The U.S. Coast Guard suspended its 18-hour search Friday for New York philanthropist George F. Baker III ’61, a member of a family of major Harvard donors, whose private plane had gone missing off the coast of Nantucket the previous afternoon.
A graduate of Harvard College and Harvard Business School (HBS) who was actively involved as an alumnus at both institutions, Baker, 66, was the great-grandson of George F. Baker, a former president of the First National Bank of New York whose $5 million donation in 1924 was crucial to the construction of the HBS campus.
News of Baker’s disappearance came as a shock to members of the HBS community. Baker had been a friend of the past two deans as well as current acting dean Jay O. Light and served on several committees, according to HBS spokesman James E. Aisner ’68.
“There’s a very personal sense of loss here because he was really involved at the school,” Aisner said. “He was someone that people really knew and respected.”
Donella M. Rapier—who is the University’s vice president for alumni affairs and development, but was formerly an associate dean for external relations at HBS—said that Baker had made it clear, particularly through his active participation at reunions for the College and the Business School, that “he had quite an affection for Harvard.”
“This was a real tragedy,” she added, “and, given the long history of the family and his involvement at Harvard, his loss will be felt by a lot of people.”
Baker was flying alone on his twin-engine Beechcraft Baron BE 55 to meet his wife at their Nantucket home on Thursday when his plane disappeared off the radar and lost contact with the local airport’s radio control tower at 4:45 p.m., dropping below 200 feet about two and a half miles from the airport.
The plane, which had taken off from the airport in Teterboro, N.J. earlier that afternoon, had been cleared to land at Nantucket Memorial Airport and did not transmit a distress signal. The weather in the Nantucket area at the time was cloudy with moderate wind and visibility of 10 miles, according to www.weather.com.
Nantucket police initially reported seeing a red light in the water near the suspected crash site and later found a first-aid kit and a bottle of aviation lubricant near Nobadeer Beach. The Coast Guard dispatched a team consisting of a Falcon jet, a Jayhawk helicopter, and three boats to search for Baker’s plane, according to a statement from the Coast Guard released Friday.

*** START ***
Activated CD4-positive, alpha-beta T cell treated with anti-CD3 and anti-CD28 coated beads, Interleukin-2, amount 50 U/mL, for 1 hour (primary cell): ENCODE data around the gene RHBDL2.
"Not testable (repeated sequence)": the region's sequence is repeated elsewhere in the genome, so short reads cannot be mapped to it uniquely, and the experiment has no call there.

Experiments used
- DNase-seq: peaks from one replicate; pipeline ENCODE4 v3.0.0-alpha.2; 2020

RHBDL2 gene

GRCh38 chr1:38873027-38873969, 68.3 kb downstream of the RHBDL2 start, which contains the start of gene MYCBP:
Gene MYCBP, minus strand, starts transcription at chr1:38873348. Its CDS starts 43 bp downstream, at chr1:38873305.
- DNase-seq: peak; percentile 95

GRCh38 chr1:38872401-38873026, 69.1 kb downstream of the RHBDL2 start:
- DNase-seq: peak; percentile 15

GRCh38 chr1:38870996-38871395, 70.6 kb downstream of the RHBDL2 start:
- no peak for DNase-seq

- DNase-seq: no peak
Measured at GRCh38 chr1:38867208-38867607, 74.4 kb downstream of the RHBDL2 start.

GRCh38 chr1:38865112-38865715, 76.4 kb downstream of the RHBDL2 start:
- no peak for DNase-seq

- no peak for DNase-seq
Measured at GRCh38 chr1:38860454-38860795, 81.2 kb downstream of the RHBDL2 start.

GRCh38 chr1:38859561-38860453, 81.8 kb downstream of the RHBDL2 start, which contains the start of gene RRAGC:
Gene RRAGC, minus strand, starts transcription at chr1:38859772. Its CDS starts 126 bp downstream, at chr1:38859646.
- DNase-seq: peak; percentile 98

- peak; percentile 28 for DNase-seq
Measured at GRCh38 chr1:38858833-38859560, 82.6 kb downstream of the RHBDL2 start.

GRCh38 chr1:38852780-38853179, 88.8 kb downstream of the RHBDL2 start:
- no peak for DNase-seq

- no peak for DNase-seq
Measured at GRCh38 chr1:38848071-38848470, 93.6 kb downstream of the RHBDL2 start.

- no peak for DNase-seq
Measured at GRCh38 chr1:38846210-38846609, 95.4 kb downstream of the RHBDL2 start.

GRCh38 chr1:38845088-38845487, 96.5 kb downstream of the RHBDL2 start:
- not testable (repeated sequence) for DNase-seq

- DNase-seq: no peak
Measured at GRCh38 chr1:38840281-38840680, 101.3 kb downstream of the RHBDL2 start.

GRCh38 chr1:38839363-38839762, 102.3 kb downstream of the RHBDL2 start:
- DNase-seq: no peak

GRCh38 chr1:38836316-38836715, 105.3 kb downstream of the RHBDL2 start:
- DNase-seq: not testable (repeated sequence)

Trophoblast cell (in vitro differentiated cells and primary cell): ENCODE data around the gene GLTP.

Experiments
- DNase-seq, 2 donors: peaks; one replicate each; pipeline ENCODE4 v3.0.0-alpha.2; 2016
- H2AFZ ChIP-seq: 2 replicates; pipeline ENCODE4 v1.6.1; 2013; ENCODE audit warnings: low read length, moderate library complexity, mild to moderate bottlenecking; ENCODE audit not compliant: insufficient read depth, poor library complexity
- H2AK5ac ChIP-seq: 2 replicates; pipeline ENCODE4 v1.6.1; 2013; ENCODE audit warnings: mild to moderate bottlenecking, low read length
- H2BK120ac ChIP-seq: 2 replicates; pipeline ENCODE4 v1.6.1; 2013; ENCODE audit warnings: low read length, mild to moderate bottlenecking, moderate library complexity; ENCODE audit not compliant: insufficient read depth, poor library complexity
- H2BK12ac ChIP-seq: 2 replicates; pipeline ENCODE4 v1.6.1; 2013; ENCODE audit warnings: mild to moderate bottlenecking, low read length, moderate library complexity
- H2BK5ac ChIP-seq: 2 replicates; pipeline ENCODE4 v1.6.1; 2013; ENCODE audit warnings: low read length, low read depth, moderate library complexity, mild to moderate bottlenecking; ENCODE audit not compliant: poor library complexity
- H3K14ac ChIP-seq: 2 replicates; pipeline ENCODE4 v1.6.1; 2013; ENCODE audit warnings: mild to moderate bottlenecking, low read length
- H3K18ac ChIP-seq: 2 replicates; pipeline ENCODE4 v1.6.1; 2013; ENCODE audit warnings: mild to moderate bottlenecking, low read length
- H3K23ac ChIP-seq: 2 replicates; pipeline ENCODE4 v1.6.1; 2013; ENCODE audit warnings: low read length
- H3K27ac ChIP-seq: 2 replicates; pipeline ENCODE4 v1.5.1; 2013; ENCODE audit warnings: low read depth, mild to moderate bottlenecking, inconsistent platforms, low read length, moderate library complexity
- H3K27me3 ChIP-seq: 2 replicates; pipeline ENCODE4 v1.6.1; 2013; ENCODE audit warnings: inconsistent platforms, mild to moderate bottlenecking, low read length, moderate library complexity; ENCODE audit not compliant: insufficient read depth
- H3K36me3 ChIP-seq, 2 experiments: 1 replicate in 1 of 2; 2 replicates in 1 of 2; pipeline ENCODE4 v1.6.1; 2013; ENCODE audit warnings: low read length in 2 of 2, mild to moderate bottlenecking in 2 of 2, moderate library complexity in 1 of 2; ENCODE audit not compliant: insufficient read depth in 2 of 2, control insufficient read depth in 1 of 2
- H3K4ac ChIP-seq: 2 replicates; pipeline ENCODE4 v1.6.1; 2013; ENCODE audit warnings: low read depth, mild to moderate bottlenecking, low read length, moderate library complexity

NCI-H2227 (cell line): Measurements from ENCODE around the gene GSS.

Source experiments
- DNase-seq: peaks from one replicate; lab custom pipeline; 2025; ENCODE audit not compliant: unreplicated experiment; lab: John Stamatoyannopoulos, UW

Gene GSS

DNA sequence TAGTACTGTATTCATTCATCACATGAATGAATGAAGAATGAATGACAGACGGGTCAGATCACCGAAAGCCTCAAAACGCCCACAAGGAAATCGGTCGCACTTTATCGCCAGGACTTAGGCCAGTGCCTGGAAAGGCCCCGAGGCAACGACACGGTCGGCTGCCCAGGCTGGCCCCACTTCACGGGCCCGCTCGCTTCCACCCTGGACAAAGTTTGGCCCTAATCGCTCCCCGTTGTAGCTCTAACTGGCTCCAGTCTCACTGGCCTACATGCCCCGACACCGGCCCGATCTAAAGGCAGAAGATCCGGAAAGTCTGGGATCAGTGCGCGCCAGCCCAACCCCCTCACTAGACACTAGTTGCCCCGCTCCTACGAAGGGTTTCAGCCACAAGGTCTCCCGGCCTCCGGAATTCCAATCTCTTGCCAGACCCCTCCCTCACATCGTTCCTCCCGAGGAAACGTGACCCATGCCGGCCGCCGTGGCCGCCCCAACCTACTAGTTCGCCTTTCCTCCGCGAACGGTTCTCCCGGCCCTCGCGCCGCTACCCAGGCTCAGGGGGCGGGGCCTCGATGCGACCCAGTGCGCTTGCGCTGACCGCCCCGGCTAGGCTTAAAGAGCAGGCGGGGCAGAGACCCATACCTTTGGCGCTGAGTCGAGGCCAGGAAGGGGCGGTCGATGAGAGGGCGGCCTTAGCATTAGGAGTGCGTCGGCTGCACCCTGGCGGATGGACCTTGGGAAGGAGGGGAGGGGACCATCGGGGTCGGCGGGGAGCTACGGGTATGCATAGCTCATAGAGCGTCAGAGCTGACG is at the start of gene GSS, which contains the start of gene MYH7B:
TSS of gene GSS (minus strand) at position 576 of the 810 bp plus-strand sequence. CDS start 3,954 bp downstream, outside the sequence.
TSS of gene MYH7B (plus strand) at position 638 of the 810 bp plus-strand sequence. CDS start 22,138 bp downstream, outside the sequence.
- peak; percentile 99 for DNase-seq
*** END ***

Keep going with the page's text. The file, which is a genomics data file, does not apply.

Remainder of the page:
The search continued through the night, but, finding no immediate signs of Baker or his plane, the Coast Guard called off its rescue efforts at 1:13 p.m. Friday.
The Baker family name is well known across the University, particularly at HBS, where the library is named after Baker’s great-grandfather. Martin S. Feldstein ’61 and former HBS dean Kim B. Clark ’74 are among those who have held Baker professorships, also named for the first George Baker.
When Baker graduated from HBS in 1964, he continued his family’s involvement in finance and charitable activities, making sure not to become entrenched solely in the corporate world.
“I knew I didn’t want to work in an enormous institution,” he recalled in an interview with the HBS Bulletin in 1989.
Baker was a general partner at the New York-based investment firm Baker Nye Greenblatt and a senior trustee for the George F. Baker Trust, a $15 million fund established through the will of his grandfather that gives charitable gifts to medical and educational organizations.
In addition to making significant donations to Harvard, Baker also contributed to Columbia University, Dartmouth University, and Georgetown University.
In the 1960s, Baker helped found the Quebec Labrador Mission, which took American teenagers to teach at Canadian fishing villages, Aisner said. Baker was also involved with several other institutions, including the New York-Presbyterian Hospital, the New York Zoological Society, and the Woods Hole Sea Education Association on Cape Cod.
A trustee of St. Paul’s School in Concord, N.H., Baker also served on the visiting committee of the Kennedy School of Government, according to the HBS Bulletin.
The area off the coast of Massachusetts has seen three other small-plane crashes this year. In 1999, a private plane carrying John F. Kennedy Jr. went down 30 miles from where Baker’s plane disappeared, according to the New York Times.
—Staff writer Daniel J. T. Schuker can be reached at email@example.com.
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